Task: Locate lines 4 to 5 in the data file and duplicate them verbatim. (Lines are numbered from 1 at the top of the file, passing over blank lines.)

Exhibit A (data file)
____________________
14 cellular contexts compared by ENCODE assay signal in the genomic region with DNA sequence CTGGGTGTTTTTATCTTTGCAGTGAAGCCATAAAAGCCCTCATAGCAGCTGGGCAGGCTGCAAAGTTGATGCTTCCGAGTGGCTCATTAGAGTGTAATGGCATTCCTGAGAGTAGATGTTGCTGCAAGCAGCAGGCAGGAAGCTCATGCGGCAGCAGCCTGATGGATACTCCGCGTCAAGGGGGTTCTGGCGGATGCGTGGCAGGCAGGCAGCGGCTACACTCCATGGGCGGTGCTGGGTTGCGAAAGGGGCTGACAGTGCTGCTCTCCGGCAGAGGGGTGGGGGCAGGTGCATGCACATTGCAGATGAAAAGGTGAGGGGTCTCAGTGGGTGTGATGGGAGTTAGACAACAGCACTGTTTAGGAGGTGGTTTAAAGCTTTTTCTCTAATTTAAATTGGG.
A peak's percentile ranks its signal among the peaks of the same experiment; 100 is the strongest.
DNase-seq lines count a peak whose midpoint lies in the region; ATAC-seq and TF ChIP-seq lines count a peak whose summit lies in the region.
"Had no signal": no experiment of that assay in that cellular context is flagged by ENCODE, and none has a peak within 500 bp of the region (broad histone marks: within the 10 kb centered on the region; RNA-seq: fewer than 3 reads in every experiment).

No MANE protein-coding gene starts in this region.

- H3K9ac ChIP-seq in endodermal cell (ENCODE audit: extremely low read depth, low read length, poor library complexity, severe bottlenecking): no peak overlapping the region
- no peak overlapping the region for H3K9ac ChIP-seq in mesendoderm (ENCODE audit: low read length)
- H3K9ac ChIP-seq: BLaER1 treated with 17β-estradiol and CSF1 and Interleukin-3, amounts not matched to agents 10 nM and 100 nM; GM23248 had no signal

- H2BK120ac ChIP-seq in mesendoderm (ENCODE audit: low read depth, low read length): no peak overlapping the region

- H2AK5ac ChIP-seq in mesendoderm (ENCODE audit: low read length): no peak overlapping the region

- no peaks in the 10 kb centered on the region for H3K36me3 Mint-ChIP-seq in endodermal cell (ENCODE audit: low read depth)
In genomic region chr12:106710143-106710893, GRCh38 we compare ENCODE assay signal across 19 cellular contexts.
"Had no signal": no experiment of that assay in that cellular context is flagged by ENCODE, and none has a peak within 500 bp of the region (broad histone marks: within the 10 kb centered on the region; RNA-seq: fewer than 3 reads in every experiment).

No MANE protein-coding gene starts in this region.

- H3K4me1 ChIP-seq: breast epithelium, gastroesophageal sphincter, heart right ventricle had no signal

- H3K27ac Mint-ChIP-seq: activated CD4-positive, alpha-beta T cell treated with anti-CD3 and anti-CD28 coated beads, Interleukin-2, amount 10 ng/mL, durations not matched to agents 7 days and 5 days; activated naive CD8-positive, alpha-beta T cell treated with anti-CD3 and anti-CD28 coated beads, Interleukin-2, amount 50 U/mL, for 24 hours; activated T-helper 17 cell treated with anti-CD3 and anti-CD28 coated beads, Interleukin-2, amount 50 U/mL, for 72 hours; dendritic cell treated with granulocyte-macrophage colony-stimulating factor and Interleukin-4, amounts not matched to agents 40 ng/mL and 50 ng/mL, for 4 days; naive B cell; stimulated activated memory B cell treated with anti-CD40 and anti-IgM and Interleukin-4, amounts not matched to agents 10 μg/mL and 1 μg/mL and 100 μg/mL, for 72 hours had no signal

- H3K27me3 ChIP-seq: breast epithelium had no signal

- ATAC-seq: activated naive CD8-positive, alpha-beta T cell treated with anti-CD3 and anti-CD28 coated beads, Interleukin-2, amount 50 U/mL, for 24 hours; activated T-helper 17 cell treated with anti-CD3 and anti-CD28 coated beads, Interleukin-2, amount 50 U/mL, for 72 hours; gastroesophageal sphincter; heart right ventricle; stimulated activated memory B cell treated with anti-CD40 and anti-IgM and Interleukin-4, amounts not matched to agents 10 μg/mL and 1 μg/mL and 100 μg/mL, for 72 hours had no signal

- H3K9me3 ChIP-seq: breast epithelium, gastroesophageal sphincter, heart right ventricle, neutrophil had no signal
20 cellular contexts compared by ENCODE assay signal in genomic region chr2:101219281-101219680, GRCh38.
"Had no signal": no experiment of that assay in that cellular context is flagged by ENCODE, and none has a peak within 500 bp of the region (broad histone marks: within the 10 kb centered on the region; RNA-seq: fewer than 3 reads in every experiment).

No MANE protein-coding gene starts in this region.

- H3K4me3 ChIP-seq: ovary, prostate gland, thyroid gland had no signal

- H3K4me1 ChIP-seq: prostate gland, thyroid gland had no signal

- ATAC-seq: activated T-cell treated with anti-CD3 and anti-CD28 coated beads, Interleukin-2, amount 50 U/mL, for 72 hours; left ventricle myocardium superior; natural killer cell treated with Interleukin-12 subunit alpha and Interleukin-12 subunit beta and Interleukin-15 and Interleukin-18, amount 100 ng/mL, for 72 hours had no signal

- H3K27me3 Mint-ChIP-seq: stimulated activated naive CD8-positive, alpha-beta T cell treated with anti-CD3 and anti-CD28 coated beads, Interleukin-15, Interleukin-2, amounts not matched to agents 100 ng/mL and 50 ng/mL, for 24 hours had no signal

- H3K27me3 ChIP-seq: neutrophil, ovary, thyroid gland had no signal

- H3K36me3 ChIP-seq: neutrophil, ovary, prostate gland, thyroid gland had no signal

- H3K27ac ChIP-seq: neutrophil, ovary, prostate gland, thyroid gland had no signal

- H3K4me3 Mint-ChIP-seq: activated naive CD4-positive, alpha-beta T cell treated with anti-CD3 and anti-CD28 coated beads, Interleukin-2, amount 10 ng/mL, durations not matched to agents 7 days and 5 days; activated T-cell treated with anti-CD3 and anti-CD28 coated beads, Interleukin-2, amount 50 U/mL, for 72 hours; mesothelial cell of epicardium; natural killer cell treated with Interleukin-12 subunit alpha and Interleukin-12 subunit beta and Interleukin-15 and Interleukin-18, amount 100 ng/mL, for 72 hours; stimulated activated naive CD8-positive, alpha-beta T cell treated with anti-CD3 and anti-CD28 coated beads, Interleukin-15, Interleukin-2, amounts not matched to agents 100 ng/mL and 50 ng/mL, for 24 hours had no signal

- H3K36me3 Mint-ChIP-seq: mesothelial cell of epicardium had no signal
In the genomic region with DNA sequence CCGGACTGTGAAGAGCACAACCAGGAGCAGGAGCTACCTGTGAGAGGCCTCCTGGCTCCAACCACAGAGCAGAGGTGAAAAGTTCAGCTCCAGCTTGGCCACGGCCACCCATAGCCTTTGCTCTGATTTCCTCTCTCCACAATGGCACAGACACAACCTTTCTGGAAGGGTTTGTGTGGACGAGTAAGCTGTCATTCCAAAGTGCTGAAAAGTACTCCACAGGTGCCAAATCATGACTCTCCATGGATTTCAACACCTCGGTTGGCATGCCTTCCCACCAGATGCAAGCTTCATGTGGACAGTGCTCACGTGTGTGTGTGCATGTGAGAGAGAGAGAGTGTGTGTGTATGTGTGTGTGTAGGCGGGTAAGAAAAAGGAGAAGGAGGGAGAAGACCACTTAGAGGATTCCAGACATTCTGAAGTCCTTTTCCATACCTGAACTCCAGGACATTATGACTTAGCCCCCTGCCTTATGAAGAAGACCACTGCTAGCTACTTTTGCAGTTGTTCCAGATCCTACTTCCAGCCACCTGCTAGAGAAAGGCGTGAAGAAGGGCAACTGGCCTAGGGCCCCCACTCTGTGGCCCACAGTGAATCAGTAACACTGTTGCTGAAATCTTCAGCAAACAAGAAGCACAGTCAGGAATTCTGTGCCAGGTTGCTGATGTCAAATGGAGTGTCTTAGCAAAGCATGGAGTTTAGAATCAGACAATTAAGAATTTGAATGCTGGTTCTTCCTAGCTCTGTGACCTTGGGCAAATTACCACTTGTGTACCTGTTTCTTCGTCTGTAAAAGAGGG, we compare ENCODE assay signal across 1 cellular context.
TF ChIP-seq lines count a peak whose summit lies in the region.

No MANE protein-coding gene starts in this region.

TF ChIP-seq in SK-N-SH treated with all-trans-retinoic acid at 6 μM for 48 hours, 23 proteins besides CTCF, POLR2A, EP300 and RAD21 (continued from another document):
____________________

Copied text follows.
"Had no signal": no experiment of that assay in that cellular context is flagged by ENCODE, and none has a peak within 500 bp of the region (broad histone marks: within the 10 kb centered on the region; RNA-seq: fewer than 3 reads in every experiment).

No MANE protein-coding gene starts in this region.